Poor pain management persists in health care. Although common practice errors in pain management have been identified and standards and guidelines for pain management have been published, improvement has been modest. With the goal of rapid improvement in pain management, a joint Collaborative (Veterans Health Administration and Institute for Healthcare Improvement) was conducted from May 2000 to January 2001.
To improve delivery of pain management to VHA patients and to compare team process and patient report data on key goals from selected study units.
Charts were reviewed for outcome and process measures. Measures included changes in percentage of patients with (1) moderate to severe pain, (2) documentation of a pain assessment, (3) documentation of a pain care plan, and (4) documentation that the patient received pain education.
Seventy teams from 22 Veteran's Integrated Service Networks throughout the U.S. participated. Moderate or severe pain on study units dropped from 24% to 17%; pain assessment increased from 75% to 85%; pain care plans for patients with at least mild pain increased from 58% to 78%; and number of patients provided with pain educational materials increased from 35% to 62%.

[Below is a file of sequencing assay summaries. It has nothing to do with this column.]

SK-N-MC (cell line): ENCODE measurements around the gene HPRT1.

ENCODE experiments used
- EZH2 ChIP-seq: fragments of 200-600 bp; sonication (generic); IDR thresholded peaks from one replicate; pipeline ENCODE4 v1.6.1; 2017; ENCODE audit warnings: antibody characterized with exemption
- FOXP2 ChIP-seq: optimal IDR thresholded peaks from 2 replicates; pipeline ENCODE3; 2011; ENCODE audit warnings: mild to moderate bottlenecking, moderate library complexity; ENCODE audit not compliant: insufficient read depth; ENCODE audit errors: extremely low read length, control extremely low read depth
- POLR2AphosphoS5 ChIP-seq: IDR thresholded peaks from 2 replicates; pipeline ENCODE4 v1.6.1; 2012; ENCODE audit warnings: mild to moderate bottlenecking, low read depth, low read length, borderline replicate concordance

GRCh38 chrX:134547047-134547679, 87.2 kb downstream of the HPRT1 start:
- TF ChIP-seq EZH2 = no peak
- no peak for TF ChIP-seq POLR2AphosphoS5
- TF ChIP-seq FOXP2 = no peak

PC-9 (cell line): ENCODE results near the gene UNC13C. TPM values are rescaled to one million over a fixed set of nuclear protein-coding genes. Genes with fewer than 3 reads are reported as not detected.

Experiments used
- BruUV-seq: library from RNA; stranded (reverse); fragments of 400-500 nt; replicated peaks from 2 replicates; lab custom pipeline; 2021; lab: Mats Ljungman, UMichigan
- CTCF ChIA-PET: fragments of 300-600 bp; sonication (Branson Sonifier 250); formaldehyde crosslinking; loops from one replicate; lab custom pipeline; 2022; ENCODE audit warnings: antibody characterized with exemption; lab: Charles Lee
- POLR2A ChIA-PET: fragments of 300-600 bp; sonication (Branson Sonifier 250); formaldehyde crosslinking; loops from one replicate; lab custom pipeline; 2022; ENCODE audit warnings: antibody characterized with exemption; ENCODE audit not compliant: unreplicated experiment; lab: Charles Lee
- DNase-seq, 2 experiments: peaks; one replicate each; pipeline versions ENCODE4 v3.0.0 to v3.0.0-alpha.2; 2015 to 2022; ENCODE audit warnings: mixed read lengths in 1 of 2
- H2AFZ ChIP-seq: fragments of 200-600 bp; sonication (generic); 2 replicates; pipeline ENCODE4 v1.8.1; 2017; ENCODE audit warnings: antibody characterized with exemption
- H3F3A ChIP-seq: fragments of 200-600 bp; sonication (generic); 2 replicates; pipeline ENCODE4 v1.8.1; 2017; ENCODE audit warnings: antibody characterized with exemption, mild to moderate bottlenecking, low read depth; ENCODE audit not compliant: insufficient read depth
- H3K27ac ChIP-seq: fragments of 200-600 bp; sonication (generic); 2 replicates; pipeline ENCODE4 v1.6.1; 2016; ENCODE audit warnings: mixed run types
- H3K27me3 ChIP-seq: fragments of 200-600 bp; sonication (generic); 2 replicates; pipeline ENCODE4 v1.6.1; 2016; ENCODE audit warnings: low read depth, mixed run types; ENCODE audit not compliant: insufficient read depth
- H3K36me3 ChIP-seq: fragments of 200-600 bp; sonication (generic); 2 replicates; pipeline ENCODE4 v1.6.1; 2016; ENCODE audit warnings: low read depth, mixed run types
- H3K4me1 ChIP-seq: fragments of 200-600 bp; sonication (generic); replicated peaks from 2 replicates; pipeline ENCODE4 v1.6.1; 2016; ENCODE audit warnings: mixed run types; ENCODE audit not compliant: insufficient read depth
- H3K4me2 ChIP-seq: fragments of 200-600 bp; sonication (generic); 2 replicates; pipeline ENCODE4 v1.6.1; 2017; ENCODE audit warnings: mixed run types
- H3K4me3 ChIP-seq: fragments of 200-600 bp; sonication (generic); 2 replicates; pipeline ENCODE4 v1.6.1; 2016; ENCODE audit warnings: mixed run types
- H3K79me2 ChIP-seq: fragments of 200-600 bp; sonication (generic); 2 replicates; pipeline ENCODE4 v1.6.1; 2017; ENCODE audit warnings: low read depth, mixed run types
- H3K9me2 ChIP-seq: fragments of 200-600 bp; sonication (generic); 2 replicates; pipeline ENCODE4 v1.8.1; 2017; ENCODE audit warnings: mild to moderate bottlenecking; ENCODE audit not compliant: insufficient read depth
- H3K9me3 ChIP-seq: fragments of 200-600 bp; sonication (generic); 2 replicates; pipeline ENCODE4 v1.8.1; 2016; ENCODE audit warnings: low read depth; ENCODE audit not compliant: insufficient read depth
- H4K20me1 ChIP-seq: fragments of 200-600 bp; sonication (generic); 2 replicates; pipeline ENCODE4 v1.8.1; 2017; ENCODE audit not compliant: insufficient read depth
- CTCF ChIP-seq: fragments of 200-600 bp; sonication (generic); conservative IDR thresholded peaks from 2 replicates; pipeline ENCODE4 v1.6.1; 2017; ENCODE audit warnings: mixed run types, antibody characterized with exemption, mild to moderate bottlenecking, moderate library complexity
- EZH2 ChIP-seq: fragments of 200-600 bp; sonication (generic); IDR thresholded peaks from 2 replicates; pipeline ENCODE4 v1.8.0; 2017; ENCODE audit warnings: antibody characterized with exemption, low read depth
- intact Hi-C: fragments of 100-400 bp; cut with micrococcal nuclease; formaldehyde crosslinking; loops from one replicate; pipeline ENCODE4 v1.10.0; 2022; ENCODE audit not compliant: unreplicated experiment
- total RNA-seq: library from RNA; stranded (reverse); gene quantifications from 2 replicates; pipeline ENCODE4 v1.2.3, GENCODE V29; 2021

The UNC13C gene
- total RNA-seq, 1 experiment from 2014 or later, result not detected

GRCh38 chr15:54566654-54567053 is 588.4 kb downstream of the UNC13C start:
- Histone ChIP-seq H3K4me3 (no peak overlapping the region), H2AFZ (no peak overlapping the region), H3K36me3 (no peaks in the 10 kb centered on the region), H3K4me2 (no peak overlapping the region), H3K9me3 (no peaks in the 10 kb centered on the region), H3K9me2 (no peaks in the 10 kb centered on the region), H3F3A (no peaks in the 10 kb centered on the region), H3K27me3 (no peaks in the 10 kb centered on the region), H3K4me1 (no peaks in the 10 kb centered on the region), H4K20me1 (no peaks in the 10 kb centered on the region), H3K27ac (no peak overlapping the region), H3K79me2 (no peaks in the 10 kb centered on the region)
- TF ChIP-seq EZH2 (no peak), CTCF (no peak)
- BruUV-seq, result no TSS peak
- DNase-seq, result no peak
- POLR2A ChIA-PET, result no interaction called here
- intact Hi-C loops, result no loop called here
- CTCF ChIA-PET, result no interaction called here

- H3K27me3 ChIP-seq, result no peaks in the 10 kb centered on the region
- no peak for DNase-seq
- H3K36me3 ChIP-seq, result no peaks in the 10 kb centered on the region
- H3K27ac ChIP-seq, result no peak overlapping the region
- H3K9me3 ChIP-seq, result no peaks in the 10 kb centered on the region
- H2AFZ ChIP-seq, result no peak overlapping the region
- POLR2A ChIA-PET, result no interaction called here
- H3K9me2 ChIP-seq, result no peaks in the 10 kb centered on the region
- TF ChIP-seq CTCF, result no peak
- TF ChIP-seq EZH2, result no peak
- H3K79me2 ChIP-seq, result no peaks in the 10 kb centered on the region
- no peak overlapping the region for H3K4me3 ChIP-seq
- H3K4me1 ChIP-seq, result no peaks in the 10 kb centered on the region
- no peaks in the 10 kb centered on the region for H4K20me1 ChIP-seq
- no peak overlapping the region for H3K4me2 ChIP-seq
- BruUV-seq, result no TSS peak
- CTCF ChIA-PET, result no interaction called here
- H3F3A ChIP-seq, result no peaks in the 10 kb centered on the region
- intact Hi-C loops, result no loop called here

Significant progress toward the target goals was reported during the Collaborative period. This improvement needs to be viewed in the context of a VHA system-wide effort to improve pain management. Data suggest that a program of team formation, goal identification, testing and adaptation of recommended system changes, sharing and feedback of process and outcome information can produce significant change in pain management in a major health care organization.